When we finally held our little baby girl in our arms, whole and healthy and screaming like thunder, we did not forget about our son; the love is still there. We have moved on as much as we can, knowing we did the right thing. The pain is still very real, less sharp, sometimes bittersweet.

But I also know that because of medical professionals like Dr. Tiller and Dr. Romalis (who in the past has also faced near-deadly harassment) there would not be the peace that we now feel. Indeed, if our son had died in utero (which also happens in cases like ours) there is a good chance that we wouldn’t know the joys of our two youngest children. Most distressing of all, so much suffering would have been inflicted for no real reason on someone we didn’t really know, yet loved and wanted with all our being.

And that is what the anti-choicers do not want you to know about: situations faced by families like ours.

Our stories are not often told; to do so makes many listeners uncomfortable. Some will not even look me in the eye when I tell them in person. A lot of women like me simply don’t say anything, as there is the very real possibility that we might be labeled, with much revulsion, as monsters.

We see reports of extremists screaming at women outside clinics, hear of those same extremists targeting medical professionals. These are deeply personal, deeply painful stories that have been made deeply political by those who really do not give a damn about babies, families, or people in general.  But it is time to start speaking up.

We are not monsters. We are parents who love our children, and love the children we lost. And Dr Tiller was nothing short of a hero.

Now, after so many years of personal sacrifice and personal pain he is now a fallen hero. We cannot let him have died in vain. We cannot let parents who face these sorts of tragedies such as fetal anomalies or a life-threatening pregnancy go it alone.

These anti-choice extremists must finally be dealt with, publicly denounced and called what they are.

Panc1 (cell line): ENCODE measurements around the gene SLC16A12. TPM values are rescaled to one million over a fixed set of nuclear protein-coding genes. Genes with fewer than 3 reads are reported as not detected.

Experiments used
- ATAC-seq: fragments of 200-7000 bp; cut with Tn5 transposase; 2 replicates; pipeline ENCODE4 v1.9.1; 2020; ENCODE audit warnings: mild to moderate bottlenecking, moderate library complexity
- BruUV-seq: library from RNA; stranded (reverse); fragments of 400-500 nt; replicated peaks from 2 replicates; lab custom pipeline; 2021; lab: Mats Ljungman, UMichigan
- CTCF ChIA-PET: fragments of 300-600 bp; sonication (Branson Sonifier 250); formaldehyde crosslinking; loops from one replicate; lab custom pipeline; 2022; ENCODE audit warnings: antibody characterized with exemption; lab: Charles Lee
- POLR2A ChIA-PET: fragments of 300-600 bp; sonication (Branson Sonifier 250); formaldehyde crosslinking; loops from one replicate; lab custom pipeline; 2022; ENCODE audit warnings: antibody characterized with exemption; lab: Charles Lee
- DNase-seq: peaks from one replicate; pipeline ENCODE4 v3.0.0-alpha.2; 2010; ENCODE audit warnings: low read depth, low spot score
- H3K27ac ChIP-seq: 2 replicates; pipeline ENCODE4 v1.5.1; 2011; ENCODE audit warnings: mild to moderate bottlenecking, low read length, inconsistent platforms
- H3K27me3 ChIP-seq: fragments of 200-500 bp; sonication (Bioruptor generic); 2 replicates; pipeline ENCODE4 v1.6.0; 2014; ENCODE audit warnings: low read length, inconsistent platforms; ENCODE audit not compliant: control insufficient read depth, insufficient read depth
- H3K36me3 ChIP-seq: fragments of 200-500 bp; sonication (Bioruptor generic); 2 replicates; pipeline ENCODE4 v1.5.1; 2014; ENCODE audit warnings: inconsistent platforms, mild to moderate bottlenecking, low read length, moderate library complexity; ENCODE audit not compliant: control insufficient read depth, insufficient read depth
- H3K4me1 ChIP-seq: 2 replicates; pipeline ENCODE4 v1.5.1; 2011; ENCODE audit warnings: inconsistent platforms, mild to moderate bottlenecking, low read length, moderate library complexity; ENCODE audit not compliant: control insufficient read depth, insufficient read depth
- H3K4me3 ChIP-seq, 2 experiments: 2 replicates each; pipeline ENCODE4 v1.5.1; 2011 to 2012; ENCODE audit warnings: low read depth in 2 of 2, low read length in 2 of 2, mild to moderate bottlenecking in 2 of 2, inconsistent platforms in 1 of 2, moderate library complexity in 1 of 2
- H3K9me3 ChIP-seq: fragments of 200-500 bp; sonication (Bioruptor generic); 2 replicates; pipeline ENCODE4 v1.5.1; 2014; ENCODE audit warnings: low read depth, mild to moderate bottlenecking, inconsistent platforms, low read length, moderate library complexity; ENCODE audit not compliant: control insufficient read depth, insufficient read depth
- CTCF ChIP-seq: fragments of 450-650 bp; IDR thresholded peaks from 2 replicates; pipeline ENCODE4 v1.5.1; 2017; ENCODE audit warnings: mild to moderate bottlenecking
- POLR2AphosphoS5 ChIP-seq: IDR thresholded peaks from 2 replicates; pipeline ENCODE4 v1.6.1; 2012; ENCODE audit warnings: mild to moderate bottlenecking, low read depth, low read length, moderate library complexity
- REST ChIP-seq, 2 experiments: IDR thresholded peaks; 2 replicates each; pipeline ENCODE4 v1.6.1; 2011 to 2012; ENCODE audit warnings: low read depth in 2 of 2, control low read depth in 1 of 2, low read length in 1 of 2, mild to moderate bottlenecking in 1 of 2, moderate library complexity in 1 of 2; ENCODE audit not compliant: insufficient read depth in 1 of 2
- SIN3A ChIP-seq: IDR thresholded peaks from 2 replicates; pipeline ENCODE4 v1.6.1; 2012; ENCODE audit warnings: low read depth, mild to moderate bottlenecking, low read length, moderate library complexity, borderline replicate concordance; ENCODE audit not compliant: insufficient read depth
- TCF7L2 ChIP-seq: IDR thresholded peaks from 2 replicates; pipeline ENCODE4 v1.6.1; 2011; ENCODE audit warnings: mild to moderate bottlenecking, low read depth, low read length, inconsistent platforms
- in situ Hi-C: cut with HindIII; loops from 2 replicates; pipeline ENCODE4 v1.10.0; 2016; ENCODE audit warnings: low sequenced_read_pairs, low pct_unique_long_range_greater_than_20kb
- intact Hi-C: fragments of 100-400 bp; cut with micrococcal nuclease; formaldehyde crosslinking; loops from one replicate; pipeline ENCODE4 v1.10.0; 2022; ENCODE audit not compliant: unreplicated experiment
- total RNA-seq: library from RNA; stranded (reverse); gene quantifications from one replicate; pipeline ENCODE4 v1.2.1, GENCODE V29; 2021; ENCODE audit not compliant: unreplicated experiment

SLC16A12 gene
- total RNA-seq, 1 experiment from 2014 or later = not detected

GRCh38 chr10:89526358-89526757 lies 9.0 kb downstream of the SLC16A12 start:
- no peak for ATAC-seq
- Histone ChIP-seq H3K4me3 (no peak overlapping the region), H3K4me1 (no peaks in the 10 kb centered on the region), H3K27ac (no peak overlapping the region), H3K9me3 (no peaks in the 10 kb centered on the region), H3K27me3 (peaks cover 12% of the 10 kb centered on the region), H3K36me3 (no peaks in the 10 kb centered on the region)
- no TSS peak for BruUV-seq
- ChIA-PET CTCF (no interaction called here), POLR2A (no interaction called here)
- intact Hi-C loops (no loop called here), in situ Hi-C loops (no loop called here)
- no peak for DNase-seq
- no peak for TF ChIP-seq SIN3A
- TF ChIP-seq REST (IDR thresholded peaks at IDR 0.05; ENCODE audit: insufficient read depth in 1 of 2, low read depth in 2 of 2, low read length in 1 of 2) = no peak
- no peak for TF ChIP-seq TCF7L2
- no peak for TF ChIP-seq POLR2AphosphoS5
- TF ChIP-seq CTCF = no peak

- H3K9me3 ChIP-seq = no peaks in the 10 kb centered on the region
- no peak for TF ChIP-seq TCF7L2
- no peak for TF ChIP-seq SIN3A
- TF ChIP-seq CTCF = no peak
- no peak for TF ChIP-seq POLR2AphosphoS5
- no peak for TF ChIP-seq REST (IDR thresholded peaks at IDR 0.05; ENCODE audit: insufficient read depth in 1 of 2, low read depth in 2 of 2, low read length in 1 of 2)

Pro life? No. They are nothing but low life terrorists who, through fear and intimidation, want to force everyone to bend to their will.

And, because of them, families that face the same wretched news we did need help now more than ever.

*name changed for privacy and safety reasons

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Don’t Ask, Don’t Tell (Med School Edition)

by matttbastard

Star-Tribune columnist Charles Quimby on how access to abortion in the US isn’t just being threatened by anti-choice legislative measures:

I don’t have firm statistics, but I would say most of the physicians providing abortion services in Minnesota today are my contemporaries or older. That is, people who experienced the days of illegal abortion and the complications that ensued. That is, doctors within a decade of retirement. The late Dr. Jane Hodgson, who tested Minnesota’s law by deliberately performing an illegal abortion in 1970, continued to perform abortions until age 76, traveling from St. Paul to Duluth, because doctors there would not. She was born in 1915 and reached reproductive maturity about the year nearly 2,700 women in America died from reported self-induced or illegal abortions.

Most of the subsequent generations of doctors, including those who completed OB-GYN residencies in the early ’80s who will soon be leaving practice, received no training in terminating pregnancies, and the attitude in medical schools still seems to be “don’t ask, don’t tell.” Residents who want to learn about the full range of women’s health issues are free to arrange their own training, if they can find someone to provide it. The barriers don’t just involve learning medical procedures that are not mentioned in class; there are also issues about malpractice coverage and getting institutional approval.

Today’s medical residents were born in post-Reagan America, went to college in during the Rehnquist/Scalia era and have only known a post-Roe existence. Faced with roadblocks in their already stressful training regimens, even strongly prochoice residents may not pursue this on their own.

Meanwhile, practicing physicians who believe in choice may advise patients about all their options in handling a pregnancy, but they aren’t going to provide all the options — especially without having the training. But also because of outright harassment, fear of bad publicity or concern for their family’s safety, they have quietly decided to let reproductive freedom become not just the patient’s decision, but the patient’s problem.

As they say, read the whole goddamn thing.

Related: Via Vicky Saporta, Pamela Pizarro examines how the “lack of trained abortion providers in Canada is huge problem and is keeping women in our country from accessing adequate sexual and reproductive health services”:

When you consider that up to 40% of women will have an abortion during their life time, it is astonishing that the abortion procedure is not required to be taught in any medical school curricula. In fact in a study conducted by Medical Students for Choice, 40% of 50 schools that they surveyed “do not teach any aspect of abortion in the pre-clinical years.”